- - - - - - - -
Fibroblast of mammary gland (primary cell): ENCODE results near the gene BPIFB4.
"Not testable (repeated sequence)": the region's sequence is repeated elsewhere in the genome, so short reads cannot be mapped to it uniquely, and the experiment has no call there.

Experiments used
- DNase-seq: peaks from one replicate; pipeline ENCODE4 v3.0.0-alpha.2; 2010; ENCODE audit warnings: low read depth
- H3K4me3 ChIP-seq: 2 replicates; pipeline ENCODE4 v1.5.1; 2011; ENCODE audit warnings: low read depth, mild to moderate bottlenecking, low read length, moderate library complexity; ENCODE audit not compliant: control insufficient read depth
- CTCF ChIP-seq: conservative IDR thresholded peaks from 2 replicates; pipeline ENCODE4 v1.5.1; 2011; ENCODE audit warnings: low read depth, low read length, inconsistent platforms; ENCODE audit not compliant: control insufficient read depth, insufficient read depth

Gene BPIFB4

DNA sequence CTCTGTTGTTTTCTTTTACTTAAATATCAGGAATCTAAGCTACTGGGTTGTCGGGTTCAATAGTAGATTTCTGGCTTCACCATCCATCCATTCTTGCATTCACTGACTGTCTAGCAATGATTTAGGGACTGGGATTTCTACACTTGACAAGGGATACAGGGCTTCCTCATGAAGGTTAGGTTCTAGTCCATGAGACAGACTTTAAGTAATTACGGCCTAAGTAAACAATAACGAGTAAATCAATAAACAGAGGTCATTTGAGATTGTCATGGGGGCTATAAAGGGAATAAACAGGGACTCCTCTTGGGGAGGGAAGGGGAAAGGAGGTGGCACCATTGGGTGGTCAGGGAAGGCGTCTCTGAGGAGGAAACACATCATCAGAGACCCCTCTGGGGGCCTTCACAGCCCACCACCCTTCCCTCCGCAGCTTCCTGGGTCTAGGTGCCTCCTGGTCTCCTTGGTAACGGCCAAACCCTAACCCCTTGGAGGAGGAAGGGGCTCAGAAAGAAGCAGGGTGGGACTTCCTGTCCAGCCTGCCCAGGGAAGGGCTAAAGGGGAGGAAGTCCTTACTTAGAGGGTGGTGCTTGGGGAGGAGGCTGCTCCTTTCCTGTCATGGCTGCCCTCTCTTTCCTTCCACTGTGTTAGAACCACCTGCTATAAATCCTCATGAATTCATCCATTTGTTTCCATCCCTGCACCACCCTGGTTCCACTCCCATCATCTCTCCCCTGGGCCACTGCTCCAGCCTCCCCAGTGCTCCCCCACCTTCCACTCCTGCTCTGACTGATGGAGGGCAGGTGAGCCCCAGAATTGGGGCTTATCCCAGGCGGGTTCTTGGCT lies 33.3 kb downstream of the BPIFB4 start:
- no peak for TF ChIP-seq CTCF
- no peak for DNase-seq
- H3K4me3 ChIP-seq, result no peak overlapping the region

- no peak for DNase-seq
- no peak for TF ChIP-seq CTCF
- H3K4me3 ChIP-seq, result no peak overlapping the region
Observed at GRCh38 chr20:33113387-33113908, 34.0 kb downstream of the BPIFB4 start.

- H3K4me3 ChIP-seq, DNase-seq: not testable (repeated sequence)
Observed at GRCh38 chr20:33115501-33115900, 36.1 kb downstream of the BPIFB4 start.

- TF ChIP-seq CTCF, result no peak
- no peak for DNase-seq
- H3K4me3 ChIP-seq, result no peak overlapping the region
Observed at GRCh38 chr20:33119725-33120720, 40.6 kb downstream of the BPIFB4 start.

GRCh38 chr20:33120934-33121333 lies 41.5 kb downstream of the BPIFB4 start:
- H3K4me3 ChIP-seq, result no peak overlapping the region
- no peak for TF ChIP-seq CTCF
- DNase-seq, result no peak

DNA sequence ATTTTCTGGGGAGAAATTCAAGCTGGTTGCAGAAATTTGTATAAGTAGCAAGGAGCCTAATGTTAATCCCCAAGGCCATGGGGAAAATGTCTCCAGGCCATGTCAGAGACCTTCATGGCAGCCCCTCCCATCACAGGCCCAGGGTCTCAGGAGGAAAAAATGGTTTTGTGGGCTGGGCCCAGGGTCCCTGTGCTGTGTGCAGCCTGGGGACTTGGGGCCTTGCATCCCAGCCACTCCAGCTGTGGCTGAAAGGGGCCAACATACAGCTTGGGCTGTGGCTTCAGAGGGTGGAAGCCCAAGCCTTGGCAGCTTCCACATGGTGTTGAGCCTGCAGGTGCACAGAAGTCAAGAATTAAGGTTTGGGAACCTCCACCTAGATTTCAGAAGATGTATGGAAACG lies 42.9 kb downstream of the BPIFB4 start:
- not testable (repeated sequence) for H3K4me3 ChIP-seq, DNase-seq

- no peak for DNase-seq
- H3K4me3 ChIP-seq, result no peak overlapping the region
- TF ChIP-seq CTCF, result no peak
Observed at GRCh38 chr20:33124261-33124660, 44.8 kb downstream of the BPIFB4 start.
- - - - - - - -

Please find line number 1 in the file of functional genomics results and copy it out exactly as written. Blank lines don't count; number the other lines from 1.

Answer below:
Fibroblast of mammary gland (primary cell): ENCODE results near the gene BPIFB4.